Christine U in Parsvottanasana

 Christine U in Parsvottanasana

I ground my front big toe mound down into the ground and draw the spiral energy of life force up from the earth into my outer front thigh.

I draw the outer right thigh to connect the two hemispheres of my hips together into centre behind me.

I ground my back outer foot into the mat without lifting its inner line but creating an arch and let that energy spiral up into the outer back hip, meeting the inner thighs pressing up into the outer. This energetic action stabilizes the back hip which is met by the front hip drawing in.

I am stable and strong now.

I draw in the front lower belly toward the spine, I fold naturally and easily till my chin rests on my shin. My hands rest lightly on my back and my elbows lift slightly.

I relax into Parsvottanasana with breath and mindfulness.

DEAR BILL…

William Broad – You seem to poo poo the spiritual aspect of yoga which is the essential part of yoga. When you divorce the physical from the spiritual then you are dealing with the ego only – I won’t get into it, but that’s what gets you into trouble. It’s you, not yoga, that makes you mis-step, feel less than, get injured.
When the ego drives the work in yoga (any part of it – BTW, yoga is not just the physical work – asana), then you get injured. You said it yourself – with all the pretty flexy girls in class doing crazy postures, you said, you couldn’t help but follow and try to match them. I would think that after 40 years of practice you would know better; You would see that you are imposing a structure (your own) onto the practice of yoga that isn’t really there. It’s only there because of your own need to impress or prove or something else – or the teacher’s need to push you for some reason (and that’s a different story).
Any teacher worth their salt would have let you know that you are treading into dangerous waters when you leave your own senses and become an instrument of your own ego. Yoga practice of any sort doesn’t look to highly on that sort of thing. It is you who’s deciding to go there; to deny the truth of your own reality…that your body may be too old or too much a guy’s body and not a young chickidees body to do the things they were doing! In fact, if you did yoga with the spiritual/philosophical aspect in mind you would have known that through your readings/teachings. But you obviously don’t.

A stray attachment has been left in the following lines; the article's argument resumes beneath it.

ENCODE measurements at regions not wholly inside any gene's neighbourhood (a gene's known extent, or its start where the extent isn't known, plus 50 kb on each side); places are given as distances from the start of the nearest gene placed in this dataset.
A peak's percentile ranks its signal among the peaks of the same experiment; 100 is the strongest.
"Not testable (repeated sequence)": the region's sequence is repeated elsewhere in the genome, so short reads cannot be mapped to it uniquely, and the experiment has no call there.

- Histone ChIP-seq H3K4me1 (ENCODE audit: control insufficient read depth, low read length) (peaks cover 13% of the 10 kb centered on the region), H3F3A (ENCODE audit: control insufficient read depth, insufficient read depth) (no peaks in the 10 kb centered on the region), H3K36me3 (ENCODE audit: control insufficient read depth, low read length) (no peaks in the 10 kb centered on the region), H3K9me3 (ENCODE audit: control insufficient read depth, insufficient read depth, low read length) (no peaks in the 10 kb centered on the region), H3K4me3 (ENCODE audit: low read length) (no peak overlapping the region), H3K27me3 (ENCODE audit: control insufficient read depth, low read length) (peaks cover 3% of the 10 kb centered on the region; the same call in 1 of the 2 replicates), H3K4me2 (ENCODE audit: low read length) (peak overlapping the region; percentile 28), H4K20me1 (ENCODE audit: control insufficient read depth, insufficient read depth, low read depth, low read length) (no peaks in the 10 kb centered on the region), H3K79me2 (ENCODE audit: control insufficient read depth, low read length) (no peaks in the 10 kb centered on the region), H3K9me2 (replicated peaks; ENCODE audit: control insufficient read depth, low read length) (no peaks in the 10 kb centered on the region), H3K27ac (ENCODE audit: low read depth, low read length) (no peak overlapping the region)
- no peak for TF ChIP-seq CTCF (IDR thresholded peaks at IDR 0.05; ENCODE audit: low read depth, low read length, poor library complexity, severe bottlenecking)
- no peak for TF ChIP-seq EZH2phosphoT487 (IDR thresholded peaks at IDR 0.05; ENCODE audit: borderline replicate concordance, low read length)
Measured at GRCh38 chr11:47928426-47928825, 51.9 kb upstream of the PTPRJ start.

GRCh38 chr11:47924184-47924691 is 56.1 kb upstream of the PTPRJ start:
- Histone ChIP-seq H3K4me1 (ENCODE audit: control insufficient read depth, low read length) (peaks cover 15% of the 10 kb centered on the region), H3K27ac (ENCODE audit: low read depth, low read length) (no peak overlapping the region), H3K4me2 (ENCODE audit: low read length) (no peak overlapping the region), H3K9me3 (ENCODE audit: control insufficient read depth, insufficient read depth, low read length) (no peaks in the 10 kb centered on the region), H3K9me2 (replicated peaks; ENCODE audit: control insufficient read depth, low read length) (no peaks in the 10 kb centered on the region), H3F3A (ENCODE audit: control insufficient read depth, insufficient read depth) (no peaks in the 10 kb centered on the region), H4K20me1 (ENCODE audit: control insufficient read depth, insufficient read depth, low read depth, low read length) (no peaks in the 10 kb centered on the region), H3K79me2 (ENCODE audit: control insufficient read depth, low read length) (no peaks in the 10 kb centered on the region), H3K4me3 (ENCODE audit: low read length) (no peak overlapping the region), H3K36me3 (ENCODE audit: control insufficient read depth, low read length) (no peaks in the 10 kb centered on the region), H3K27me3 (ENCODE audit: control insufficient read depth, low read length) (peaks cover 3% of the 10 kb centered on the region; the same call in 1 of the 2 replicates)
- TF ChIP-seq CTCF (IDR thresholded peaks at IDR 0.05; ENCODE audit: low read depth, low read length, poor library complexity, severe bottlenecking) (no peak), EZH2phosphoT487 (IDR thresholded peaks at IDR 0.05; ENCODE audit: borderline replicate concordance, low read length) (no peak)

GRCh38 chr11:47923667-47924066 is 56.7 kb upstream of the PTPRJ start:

Yoga is very scientific – traditionally. There is a reason for everything you do in the more traditional practices. You do get results. But when taught wrong through lack of knowledge or an imposing ego (teacher or you), it all can go horribly wrong.
Yes people have changed the practice of yoga – too much in my opinion. And really if you listen very closely, you will hear the little whine from those that change it for their own needs, into their own image. I say, you don’t have to change a thing.
Just because someone’s a teacher/guru doesn’t mean they know what’s what here or in India. The depth of the practice has been almost lost and we are usually paying lip service to someone else’s ego’s notion of what yoga is. That is wrong to me.
Changing the practice is thinking you know better. Changing the way we teach is recognizing the depth of ourselves. Much different. You can read thousands of books on yoga; they’re out there, go to a million classes there’s enough of those to go around too. If you are still looking without instead of within, in other words, looking for the wisdom outside of yourself instead of within:
“If he (she, my addition) is indeed wise, the teacher does not bid you enter the house of wisdom, but rather he (she) leads you to the threshold of your own mind.” Kahlil Gibran,
if you can’t find a good teacher to guide you to the truth of yourself, if you still think you know better instead of earnestly trying to shed all of your resistance to the teachings, if you treat yoga less than what it truly is and has to offer, you’ll never find what your looking for –  – a deep, meaningful, challenging, mind-blowing, humbling, life-affirming and joyful life.

The True Magic of Yoga…

Throughout the centuries of Yoga practice, not only in our age, but since the dawn of Yoga, practitioners have been caught up with some idea or another of what yoga can do to help them “make friends and influence people”. And one of them is that meditation, the practice of asana, etc., can give you powers (siddhis). I’ve always been quite skeptical of that notion and have been vocal on occasion. Through my years of dedicated practice, I have never come across anyone who could actually do what they said they could (levitate for instance) or have never experienced it myself. What I did experience is a shift in the visceral feeling of my body which is probably the burgeoning connection of body-mind; a leveling out of my emotional body, a form of contentment, where now sadness is really sadness, happiness really happiness, anger is really anger, hurt is hurt; and a shift in body-mind consciousness, a taste of non-duality.